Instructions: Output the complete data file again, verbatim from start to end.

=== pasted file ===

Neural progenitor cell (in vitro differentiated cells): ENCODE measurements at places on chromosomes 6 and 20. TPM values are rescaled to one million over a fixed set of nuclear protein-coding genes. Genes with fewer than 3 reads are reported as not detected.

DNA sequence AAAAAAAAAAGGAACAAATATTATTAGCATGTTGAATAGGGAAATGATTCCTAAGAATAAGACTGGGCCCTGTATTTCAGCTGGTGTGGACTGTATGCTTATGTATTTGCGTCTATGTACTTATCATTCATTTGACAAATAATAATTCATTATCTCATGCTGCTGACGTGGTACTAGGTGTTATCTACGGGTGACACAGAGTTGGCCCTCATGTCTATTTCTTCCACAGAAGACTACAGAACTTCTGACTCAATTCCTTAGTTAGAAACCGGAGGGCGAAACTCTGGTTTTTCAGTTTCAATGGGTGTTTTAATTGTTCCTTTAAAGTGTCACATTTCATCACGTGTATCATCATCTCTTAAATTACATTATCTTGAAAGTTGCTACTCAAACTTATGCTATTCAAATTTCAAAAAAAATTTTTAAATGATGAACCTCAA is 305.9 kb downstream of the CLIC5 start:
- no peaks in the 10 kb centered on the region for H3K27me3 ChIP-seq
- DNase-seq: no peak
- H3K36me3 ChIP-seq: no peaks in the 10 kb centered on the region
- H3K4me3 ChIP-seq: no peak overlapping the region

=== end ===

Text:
Neural progenitor cell (in vitro differentiated cells): ENCODE measurements at places on chromosomes 6 and 20. TPM values are rescaled to one million over a fixed set of nuclear protein-coding genes. Genes with fewer than 3 reads are reported as not detected.

DNA sequence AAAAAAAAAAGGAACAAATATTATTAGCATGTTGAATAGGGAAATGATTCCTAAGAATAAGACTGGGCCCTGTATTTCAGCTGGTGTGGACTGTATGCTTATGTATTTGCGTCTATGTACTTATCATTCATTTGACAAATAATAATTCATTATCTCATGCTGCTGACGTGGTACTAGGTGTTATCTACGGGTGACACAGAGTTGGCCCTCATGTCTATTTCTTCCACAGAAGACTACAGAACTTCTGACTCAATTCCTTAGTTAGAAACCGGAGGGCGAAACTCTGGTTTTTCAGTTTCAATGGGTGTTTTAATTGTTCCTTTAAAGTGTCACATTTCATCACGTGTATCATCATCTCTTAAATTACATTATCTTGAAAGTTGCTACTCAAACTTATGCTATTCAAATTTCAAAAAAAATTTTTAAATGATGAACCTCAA is 305.9 kb downstream of the CLIC5 start:
- no peaks in the 10 kb centered on the region for H3K27me3 ChIP-seq
- DNase-seq: no peak
- H3K36me3 ChIP-seq: no peaks in the 10 kb centered on the region
- H3K4me3 ChIP-seq: no peak overlapping the region